In the Aftermath of the Tet Offensive
In the aftermath of the Tet Offensive of January–February 1968 and the so-called "Mini-Tet" offensives of May and August, both sides consolidated their positions and reinforced troop deployments. People’s Army of Vietnam and Viet Cong regular main forces were withdrawn to remote bases in South Vietnam and to sanctuaries in Laos and Cambodia. These units were reinforced by moving men, weapons, and supplies along the Ho Chi Minh Trail from North Vietnam through Laos and Cambodia and, where appropriate, into the South. By September, the number of front-line combatants fielded by Communist forces was estimated at 250,000, while the number of active U.S. forces in Vietnam had increased to 538,000.
The Accelerated Pacification Campaign
The Tet Offensive caused the United States to accelerate ongoing efforts to prepare South Vietnam for the day when U.S. troops would no longer be present. Peace talks in Paris between the United States and North Vietnam had entered a serious phase in late October 1968. This new development added urgency to those efforts, because the possibility of a quick agreement could not be ruled out. This possibility made it imperative that the South Vietnamese government become as strong as possible as soon as possible. Concern that a sudden agreement in Paris could mandate a freeze in place of forces on both sides of the conflict led Military Assistance Command, Vietnam (MACV) commander General Creighton Abrams and his deputy for Civil Operations and Revolutionary Development Support (CORDS), Robert W. Komer, to persuade South Vietnamese President Nguyen Van Thieu to undertake a multi-faceted campaign designed to reclaim as much territory with as many inhabitants as possible.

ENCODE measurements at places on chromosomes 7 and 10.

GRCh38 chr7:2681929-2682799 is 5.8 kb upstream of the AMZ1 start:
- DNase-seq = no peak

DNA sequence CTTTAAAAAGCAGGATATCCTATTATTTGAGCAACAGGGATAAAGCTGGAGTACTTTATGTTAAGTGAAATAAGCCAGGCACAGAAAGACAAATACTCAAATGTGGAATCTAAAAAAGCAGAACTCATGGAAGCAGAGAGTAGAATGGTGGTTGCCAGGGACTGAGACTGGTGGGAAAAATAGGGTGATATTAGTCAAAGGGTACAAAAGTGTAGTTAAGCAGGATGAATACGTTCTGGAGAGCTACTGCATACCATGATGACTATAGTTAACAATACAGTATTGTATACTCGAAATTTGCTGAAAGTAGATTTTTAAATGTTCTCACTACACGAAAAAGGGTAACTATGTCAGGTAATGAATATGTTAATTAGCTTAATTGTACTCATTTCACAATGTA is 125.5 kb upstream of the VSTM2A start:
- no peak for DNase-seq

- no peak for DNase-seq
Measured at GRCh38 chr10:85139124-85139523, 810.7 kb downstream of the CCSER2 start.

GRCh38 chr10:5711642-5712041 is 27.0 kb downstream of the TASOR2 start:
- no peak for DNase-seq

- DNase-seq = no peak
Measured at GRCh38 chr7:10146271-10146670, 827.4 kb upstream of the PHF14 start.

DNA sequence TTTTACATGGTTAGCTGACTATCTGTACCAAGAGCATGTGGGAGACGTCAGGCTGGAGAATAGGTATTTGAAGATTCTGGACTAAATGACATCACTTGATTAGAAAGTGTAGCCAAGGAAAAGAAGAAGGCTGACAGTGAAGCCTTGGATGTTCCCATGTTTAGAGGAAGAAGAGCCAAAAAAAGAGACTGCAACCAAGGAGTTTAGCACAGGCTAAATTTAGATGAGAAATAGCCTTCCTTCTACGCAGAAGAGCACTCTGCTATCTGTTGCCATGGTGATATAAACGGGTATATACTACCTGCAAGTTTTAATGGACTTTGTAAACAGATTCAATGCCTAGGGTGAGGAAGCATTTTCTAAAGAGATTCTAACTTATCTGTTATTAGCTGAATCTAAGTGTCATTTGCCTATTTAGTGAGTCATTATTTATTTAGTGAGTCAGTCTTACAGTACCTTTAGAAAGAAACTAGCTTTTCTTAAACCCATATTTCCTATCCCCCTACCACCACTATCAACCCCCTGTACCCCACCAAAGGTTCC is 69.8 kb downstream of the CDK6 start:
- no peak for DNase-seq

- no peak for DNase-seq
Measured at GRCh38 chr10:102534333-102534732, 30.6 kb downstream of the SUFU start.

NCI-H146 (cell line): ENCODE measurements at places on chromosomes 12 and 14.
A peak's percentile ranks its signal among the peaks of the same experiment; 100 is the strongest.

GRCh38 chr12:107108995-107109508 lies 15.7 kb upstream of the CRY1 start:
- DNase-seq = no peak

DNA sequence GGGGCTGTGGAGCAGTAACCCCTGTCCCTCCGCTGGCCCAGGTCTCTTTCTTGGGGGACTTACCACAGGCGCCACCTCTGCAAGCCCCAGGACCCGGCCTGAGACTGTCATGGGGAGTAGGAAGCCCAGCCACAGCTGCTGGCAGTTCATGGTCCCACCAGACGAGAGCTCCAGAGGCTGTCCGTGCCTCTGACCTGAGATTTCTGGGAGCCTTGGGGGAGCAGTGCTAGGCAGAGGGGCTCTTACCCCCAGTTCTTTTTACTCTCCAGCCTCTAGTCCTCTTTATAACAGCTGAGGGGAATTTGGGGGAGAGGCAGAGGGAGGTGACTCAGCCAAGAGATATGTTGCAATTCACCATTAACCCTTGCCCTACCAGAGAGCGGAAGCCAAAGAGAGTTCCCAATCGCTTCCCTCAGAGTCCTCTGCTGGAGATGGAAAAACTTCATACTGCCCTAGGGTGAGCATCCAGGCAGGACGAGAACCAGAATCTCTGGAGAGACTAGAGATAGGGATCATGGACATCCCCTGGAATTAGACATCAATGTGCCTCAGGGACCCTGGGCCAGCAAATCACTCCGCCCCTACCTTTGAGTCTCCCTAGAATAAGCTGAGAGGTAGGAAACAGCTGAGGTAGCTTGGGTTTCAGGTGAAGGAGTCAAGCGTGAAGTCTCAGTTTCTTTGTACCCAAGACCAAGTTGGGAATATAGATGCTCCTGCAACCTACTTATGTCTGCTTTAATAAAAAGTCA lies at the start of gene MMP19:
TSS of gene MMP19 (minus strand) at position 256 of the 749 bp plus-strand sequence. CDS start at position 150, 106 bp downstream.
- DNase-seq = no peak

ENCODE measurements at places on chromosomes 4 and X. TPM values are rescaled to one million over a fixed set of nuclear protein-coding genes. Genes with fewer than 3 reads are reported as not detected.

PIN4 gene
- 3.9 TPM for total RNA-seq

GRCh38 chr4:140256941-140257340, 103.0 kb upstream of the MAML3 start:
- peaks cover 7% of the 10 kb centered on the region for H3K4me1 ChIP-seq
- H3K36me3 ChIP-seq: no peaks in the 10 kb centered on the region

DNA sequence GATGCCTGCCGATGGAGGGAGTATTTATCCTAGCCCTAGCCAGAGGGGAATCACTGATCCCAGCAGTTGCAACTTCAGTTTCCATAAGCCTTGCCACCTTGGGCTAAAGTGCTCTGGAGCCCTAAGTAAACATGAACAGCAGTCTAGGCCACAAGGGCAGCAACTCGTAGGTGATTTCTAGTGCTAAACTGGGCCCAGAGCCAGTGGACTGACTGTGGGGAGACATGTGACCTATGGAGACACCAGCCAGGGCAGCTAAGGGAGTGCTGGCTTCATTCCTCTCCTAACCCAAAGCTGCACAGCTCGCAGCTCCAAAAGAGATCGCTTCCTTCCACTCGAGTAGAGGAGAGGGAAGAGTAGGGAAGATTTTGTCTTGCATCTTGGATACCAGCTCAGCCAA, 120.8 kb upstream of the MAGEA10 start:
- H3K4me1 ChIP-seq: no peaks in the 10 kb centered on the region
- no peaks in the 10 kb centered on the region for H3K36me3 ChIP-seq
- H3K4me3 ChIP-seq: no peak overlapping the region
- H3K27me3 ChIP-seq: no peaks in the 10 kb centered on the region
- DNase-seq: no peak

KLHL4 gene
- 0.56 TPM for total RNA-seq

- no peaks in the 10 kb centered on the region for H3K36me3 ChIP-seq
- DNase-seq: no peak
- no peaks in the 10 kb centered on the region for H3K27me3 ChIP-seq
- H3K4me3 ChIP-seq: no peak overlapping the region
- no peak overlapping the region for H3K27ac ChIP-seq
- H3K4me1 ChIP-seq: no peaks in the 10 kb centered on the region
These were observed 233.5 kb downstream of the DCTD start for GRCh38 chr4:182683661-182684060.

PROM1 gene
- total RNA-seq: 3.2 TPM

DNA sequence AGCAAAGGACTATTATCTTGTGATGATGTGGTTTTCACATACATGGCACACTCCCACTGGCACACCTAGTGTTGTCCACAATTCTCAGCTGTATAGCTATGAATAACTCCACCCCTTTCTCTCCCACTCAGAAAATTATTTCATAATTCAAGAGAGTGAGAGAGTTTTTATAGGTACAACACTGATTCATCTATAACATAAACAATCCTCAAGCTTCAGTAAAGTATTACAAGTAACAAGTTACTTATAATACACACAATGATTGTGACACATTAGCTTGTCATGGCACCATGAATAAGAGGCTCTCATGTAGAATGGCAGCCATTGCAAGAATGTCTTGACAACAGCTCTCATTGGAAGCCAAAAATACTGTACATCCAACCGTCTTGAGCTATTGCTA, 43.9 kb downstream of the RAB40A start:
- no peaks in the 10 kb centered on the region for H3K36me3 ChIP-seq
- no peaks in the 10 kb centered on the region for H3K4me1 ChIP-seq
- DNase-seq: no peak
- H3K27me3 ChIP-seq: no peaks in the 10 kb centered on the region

The initiative was called the Accelerated Pacification Campaign, where the term pacification referenced programs of combined political/military nature intended to secure the countryside, replacing clandestine Communist governing apparatus in rural villages with effective South Vietnamese administrations. Through socioeconomic development and reform, a prosperous and united nation would be built. Launched on November 1, 1968, the Accelerated Pacification Campaign had the ambitious goal of converting about 1,100 hamlets that were either ruled by the Viet Cong or in a contested status to at least a minimal form of government control by January 31, 1969.